CAIRO -- Bombs exploded at two Coptic churches in different cities in northern Egypt as worshippers were celebrating Palm Sunday, killing at least 43 people and wounding about 100 in an assault claimed by the Islamic State of Iraq and Syria (ISIS).
The blasts came at the start of Holy Week leading up to Easter, and just weeks before Pope Francis is due to visit the Arab world’s most populous country, which has been beset by extremist violence against its minority Christians.
In the first attack, a bomb went off inside St. George’s Church in the Nile Delta city of Tanta, killing at least 27 people and wounding 78, officials said. A few hours later, a suicide bomber rushed toward St. Mark’s Cathedral in the coastal city of Alexandria, the historic seat of Christendom in Egypt, killing at least 16 people and wounding 41, the Interior Ministry said.
CCTV images broadcast on Egyptian channels showed a man in a blue pullover approach the main gate to St. Mark’s but being turned away and directed toward a metal detector. The man then passes a female police officer chatting to another woman, and enters a metal detector before an explosion engulfs the area.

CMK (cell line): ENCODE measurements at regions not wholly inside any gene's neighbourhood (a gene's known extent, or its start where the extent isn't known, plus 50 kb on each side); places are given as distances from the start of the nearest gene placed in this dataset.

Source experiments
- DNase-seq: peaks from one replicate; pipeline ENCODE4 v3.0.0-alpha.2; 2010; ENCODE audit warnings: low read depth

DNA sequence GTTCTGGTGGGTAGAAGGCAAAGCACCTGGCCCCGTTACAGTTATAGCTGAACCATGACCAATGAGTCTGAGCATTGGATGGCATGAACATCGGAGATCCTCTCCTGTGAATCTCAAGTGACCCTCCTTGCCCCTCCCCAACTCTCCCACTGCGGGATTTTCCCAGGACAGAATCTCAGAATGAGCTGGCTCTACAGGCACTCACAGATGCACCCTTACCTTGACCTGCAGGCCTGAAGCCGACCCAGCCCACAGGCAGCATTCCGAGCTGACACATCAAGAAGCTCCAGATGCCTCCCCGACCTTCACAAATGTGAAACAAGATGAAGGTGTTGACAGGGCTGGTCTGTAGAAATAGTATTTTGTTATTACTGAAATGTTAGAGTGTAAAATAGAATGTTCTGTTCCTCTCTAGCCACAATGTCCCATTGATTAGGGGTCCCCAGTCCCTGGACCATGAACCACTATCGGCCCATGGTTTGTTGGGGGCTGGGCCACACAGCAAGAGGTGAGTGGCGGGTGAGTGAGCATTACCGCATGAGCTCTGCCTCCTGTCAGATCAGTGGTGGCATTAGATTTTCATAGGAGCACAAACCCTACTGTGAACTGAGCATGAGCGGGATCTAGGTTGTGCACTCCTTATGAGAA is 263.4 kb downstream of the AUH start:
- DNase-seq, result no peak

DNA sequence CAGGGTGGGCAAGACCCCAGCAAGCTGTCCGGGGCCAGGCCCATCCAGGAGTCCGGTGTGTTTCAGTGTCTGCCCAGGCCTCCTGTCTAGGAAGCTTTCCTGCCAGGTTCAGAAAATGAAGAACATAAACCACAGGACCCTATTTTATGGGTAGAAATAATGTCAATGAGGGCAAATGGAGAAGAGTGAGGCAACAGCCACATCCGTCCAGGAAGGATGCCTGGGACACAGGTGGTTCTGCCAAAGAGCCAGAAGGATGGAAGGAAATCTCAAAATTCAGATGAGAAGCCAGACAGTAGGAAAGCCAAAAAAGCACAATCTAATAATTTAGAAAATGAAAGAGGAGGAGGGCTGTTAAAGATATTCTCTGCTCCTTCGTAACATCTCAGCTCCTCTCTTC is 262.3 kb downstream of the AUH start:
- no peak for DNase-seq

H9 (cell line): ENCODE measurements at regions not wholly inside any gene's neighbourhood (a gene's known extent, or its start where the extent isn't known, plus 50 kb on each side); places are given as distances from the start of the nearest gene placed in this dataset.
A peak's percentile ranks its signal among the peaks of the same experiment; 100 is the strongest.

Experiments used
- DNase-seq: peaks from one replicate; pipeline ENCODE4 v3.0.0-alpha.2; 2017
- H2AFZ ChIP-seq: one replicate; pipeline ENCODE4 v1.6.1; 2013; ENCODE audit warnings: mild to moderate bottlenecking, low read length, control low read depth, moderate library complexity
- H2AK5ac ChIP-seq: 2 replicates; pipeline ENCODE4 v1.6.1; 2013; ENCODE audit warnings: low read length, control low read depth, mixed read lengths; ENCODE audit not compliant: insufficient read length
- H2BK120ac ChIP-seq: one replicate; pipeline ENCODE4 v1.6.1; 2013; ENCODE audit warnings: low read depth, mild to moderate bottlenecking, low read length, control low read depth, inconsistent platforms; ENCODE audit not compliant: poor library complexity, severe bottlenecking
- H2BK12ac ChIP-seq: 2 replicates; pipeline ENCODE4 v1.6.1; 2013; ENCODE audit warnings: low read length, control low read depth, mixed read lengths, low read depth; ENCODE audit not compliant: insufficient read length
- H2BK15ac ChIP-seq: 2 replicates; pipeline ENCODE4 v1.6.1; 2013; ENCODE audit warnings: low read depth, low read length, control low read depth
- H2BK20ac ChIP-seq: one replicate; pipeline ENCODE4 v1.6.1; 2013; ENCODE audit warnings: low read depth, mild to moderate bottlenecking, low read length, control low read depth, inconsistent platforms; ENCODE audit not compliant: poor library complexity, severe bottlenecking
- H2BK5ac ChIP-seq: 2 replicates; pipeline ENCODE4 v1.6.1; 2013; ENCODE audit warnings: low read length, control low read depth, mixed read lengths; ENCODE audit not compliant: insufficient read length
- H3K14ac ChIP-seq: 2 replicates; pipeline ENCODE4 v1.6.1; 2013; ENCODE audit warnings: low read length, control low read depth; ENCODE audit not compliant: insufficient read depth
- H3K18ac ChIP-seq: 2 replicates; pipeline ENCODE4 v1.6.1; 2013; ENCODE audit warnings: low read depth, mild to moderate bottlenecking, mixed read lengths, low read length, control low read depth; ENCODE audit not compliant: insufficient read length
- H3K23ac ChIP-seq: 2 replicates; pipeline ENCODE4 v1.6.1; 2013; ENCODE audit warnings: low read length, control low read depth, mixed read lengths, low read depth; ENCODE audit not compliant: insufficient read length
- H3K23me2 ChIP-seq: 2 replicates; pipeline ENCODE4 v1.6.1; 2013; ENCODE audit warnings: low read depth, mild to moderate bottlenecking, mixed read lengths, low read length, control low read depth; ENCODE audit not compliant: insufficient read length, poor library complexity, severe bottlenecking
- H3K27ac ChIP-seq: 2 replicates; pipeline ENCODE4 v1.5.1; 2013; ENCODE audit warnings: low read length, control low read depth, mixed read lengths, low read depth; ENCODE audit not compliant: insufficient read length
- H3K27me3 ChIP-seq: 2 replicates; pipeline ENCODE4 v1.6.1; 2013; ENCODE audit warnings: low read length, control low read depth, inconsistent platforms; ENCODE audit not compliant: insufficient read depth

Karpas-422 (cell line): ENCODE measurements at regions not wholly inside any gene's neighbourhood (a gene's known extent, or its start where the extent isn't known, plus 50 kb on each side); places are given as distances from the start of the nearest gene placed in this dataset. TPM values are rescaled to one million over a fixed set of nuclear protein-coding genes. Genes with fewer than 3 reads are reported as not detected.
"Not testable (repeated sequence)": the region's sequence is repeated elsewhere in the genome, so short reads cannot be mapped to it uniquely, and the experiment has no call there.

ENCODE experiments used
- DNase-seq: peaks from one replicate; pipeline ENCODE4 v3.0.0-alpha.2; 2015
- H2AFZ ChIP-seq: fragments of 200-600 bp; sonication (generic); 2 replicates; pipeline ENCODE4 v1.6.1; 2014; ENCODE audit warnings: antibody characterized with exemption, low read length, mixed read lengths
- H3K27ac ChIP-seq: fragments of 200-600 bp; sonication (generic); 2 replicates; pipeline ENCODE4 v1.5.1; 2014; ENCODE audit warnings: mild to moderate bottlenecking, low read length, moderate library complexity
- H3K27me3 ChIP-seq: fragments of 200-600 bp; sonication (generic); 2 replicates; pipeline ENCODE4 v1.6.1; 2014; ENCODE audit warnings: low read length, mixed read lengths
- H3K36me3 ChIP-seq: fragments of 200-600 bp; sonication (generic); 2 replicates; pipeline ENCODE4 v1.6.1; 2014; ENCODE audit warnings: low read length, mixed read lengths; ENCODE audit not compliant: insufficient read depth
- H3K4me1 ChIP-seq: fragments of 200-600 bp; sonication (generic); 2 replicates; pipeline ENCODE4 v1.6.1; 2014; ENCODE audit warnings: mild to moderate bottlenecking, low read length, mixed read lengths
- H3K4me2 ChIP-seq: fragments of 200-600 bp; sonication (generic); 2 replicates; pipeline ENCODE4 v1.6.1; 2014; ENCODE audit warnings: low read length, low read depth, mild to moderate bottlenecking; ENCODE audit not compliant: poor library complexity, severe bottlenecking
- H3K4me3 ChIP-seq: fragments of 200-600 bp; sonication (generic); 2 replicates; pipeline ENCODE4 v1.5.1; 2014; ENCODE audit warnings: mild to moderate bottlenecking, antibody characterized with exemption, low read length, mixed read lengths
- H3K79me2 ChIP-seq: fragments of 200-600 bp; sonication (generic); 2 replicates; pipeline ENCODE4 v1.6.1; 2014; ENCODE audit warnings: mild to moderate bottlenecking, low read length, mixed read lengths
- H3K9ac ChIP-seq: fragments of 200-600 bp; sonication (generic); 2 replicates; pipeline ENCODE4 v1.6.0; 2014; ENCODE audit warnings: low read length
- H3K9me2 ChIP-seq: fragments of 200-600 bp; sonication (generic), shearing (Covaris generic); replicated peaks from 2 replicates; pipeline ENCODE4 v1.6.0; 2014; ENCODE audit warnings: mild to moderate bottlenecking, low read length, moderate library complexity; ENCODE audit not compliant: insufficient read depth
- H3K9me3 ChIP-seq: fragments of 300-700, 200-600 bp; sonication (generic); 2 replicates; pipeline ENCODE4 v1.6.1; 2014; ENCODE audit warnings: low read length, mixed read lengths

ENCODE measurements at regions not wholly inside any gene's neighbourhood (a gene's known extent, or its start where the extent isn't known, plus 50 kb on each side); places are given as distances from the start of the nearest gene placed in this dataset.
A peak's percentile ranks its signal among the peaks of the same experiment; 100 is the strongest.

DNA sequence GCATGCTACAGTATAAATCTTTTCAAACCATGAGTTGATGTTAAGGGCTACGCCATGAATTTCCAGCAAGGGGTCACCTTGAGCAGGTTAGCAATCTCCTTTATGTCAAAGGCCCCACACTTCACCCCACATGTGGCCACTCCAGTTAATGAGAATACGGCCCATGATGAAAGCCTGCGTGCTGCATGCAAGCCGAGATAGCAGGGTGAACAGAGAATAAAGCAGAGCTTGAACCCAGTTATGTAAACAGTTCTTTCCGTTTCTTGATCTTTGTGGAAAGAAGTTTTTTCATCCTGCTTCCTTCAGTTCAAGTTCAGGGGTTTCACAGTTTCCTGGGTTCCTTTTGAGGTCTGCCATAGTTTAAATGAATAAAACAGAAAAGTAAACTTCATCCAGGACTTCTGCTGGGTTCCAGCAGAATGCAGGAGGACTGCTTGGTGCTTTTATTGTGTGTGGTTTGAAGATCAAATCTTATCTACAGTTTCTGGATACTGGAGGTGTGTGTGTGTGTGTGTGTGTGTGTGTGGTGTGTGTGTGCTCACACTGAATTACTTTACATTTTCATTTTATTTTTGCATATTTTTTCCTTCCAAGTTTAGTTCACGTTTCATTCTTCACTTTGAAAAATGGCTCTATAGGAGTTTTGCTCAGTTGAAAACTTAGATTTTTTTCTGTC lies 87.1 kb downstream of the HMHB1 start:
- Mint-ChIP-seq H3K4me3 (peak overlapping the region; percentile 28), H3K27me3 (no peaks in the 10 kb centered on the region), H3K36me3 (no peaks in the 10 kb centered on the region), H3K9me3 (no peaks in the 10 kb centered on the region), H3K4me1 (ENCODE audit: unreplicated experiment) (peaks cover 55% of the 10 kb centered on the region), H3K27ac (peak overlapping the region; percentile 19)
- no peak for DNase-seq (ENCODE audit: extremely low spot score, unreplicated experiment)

Pope Tawadros II had held Palm Sunday services at the cathedral, but his aides said he had escaped unharmed. The timing of the attack raised the question of whether the bomber had sought to assassinate the pope, leader of one of the world’s oldest Christian communities.
ISIS claimed the attacks via its Amaq news agency, after having recently warned that it would step up violence against Egypt’s Christians.
“So sad to hear of the terrorist attack in Egypt,” U.S. President Donald Trump tweeted on Sunday, adding that he is confident that Egyptian President Abdel Fattah al-Sisi will “handle” the situation properly.
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